this is about this text in quran 5:6 :

ighsiloo wujoohakum waaydiyakum ila almarafiqi waimsahoo biruoosikum waarjulakum ila alkaAAbayni

it can be translated 2 ways:

simple translation of it is as in the "Word for Word" translation:

wash your faces and your hands till the elbows and wipe your heads and your feet till the ankles

other translation is as in this "Umm Muhammad (Sahih International)" translation:

wash your faces and your forearms to the elbows and wipe over your heads and wash your feet to the ankles

see also question 16264.

in https://islamqa.info/en/answers/69761/is-it-obligatory-to-wash-the-feet-or-wipe-them-during-wudoo they say:

there are two readings of this verse.

1 – Wa arjulakum (and your feet), with a fathah on the laam. In this case the word “feet” is mentioned in conjunction with the word wajh (face), and the face is to be washed, so the feet are to be washed too. So it is as if the verse is basically saying: “Wash your faces, your arms up to the elbows and your feet up to the ankles, and wipe your heads,” but mention of washing the feet is put after mention of wiping the head so as to indicate that this is the order in which the parts of the body are washed in wudoo’: washing the face, then the arms, then wiping the head, then washing the feet.


2 – Wa arjulikum, with a kasrah on the laam. In this case it is mentioned in conjunction with the word ra’s (head), and the head is to be wiped, so the feet are to be wiped too.

But the Sunnah shows that one may wipe over the feet only when wearing leather slippers or socks, subject to the conditions that are well known in the Sunnah.

so, they say, in case of 1st reading, that sophisticated grammar of connecting the word "waarjulakum" to other words over other branch of sentence should be used.

logic of this is not explained there. i understand its logic this way:

since it is "wujoohakum waaydiyakum", (not "wujoohikum waaydiyikum" and not "wujoohukum waaydiyukum"), "waarjulakum" is together with them because it also has "a" in that place (ie it is not "waarjulikum" or "waarjulukum").

if it is "waarjulikum" it is together with "biruoosikum" because they both have "i" in that position.

do i understand its logic correctly? if so, are there other cases of similar technique in quran, where use of "i" or "a" may connect a word to its "friends" over other branch of sentence? or, at least, cases where both of "i" and "a" could be used, but they are selected to be similar (like in agreement) in "friends" (verbs in coordination). or, if not in quran, are there examples in other old texts? i would like to see that examples as proofs.


1 Answer 1


This is a part of Arabic grammar. In Arabic, nouns are divided into three cases: raf' (nominative), nasb (accusative), and jarr (genetive).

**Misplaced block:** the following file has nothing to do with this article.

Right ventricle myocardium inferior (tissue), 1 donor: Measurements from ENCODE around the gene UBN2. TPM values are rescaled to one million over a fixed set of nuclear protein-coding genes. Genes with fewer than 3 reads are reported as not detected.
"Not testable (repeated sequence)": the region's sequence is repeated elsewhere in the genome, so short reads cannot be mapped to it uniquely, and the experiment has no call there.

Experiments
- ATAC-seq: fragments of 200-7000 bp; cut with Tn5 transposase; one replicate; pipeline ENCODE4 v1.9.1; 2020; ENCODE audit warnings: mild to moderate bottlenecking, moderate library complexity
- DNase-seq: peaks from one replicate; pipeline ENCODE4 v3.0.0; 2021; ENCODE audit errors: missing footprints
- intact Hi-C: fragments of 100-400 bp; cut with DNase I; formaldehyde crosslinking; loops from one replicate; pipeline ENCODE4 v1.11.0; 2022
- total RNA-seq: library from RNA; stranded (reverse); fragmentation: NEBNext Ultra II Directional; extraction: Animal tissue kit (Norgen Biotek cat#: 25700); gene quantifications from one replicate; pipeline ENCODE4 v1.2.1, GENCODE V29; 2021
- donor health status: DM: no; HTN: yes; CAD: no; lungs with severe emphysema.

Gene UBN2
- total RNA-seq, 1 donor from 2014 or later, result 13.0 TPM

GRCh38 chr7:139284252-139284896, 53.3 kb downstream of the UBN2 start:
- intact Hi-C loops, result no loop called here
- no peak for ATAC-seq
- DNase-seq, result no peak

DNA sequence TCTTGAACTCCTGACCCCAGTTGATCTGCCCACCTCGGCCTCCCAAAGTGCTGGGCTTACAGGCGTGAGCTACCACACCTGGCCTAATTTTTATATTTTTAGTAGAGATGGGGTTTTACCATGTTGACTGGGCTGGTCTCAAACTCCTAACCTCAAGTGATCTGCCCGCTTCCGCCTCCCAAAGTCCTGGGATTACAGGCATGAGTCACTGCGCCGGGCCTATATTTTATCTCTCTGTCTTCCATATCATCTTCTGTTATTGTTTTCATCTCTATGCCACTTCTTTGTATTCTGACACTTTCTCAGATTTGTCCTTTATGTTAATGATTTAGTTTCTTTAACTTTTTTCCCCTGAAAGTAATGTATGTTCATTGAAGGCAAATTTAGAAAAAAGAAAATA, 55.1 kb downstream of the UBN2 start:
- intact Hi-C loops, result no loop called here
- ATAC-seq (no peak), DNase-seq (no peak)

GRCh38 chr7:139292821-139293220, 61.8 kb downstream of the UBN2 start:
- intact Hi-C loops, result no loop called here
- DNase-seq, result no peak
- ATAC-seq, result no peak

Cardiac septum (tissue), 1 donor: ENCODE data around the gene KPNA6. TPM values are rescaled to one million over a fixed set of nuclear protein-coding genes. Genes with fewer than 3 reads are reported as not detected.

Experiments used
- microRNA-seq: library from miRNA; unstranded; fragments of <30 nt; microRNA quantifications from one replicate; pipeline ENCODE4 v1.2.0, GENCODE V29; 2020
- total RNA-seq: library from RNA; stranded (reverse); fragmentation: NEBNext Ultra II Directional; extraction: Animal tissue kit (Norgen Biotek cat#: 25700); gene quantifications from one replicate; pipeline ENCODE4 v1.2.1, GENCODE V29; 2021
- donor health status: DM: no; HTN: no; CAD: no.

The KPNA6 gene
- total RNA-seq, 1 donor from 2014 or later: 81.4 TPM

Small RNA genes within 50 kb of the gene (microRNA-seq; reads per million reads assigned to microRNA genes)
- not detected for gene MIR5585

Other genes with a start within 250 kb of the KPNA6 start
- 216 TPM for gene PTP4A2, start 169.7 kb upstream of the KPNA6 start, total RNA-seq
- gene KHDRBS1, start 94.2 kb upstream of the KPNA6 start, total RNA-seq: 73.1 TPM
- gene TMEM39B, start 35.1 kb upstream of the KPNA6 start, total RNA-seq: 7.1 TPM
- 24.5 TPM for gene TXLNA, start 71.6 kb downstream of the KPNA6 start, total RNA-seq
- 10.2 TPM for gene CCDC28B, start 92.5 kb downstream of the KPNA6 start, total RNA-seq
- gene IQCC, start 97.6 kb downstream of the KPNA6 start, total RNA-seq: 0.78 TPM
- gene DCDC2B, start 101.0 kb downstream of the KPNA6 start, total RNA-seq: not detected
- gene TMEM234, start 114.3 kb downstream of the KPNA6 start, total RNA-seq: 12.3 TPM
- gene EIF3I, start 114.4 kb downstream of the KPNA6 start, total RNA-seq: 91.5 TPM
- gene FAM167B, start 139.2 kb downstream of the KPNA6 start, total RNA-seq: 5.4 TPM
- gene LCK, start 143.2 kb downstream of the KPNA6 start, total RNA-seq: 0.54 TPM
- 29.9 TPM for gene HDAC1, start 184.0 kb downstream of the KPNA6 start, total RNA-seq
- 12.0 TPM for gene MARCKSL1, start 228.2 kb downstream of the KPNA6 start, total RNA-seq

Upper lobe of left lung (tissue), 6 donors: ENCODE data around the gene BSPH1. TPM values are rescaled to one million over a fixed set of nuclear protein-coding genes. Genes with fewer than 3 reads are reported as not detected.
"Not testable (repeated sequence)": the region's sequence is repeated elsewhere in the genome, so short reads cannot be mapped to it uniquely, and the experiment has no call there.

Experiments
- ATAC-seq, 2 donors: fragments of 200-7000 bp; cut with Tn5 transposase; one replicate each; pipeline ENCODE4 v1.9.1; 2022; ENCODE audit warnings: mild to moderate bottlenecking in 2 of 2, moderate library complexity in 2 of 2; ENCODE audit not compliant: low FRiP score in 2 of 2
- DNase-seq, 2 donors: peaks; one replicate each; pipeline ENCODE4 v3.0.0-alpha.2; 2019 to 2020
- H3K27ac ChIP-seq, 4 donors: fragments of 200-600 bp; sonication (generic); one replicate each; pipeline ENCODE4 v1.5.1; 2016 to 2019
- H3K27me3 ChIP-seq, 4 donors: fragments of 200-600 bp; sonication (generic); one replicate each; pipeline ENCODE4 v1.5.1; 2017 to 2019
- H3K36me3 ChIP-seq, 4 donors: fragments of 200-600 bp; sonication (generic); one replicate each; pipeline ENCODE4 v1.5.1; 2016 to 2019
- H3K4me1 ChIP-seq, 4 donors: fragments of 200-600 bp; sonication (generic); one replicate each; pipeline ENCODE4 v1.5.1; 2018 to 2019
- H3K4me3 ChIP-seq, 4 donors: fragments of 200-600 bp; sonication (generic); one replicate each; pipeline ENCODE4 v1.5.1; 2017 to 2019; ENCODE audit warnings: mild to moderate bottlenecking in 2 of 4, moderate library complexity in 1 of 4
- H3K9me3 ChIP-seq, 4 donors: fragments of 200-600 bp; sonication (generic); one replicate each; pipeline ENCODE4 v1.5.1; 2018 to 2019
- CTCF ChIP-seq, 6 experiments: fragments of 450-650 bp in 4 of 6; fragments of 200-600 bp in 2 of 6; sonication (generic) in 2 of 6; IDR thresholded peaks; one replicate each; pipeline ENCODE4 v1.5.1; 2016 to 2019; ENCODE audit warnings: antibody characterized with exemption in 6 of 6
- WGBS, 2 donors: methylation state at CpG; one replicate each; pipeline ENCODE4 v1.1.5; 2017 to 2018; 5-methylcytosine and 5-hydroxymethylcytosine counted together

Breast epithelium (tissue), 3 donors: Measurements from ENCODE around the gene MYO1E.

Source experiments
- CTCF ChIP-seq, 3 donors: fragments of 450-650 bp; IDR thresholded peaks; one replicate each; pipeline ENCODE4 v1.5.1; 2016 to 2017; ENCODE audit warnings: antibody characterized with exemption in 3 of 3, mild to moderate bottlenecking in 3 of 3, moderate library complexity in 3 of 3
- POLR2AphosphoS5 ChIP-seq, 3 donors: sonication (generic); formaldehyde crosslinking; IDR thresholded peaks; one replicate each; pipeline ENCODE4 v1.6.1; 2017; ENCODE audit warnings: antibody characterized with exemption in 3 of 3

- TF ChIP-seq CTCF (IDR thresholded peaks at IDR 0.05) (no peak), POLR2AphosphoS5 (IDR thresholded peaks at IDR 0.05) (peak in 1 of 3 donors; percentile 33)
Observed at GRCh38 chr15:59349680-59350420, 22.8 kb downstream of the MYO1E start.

Each noun has different forms based on its case. The word أرجل (feet) has three forms: N:أرجلُ, A:أرجلَ, and G:أرجلِ. (And their tanween equivalents are the same case as each of them.) Also note that the different cases aren't always just due to the last harakah though in many cases they are.

Those are the word أرجل in its 3 cases.

In Arabic, the doers, objects, and such details of the sentence are not known solely by the order of words, but by their cases.

In English if you said "Adam helped Bilal" switching the order of Adam and Bilal would change the meaning of the sentence. In the equivalent Arabic sentence, switching the order wouldn't change the meaning because Adam and Bilal both would have cases, and their case tells us who is the doer and who is the recepient.

In the sentence of Arjul, we are trying to figure out which verb applies to it. The two verb in the sentence are: ighsiloo (wash) and imsihoo (wipe).

The verb imsihoo is used alongside a preposition "bi" and it caused the verb's recipient to become the genetic case ("ruoosi"). Now, we expect that the next recipient of the verb (if there is any) should also be in the genitive case.

The verb ighsiloo isn't used alongside any preposition and each of its two recipients before are in the accusative case (wujooha and waaydiya).

That is why when أرجلَ comes in its accusative case, we consider it to be related to the verb ighsiloo (wash) rather than imsihoo bi (wipe).

For another example of how the case of the verb is more important than order, see this sentence:

آمَنَ الرَّسُولُ بِمَا أُنْزِلَ إِلَيْهِ مِنْ رَبِّهِ وَالْمُؤْمِنُونَ (2:285)

A simple (and incorrect) "Word for Word" translation by a person who doesn't know basic Arabic grammar would be:

The Prophet believed in what was sent to him from his Lord and the believers.

This translator without knowing basic Arabic makes the sentence seem like revelation was given by Allah and the believers together!

But, a normal translator would know that مُؤْمِنُونَ has three cases: N:مُؤْمِنُونَ, A:مُؤْمِنِينَ, and G:مُؤْمِنِينَ. You may notice that the last two cases look the same. It's not relevant but interesting.

We know that the word in this sentence is in the nominative case, and that mainly translates into it being a "doer" of the sentence. Meaning, that noun would be the actor of the sentence's verb.

So, a normal translation is:

The Messenger has believed in what was revealed to him from his Lord, and [so have] the believers.

The believers are doing the believing like the Messenger, they are not the ones to whom revelation is being attributed. If it were in the genitive case like the word رَبِّ (Lord) is, they would be attributed the revelation.

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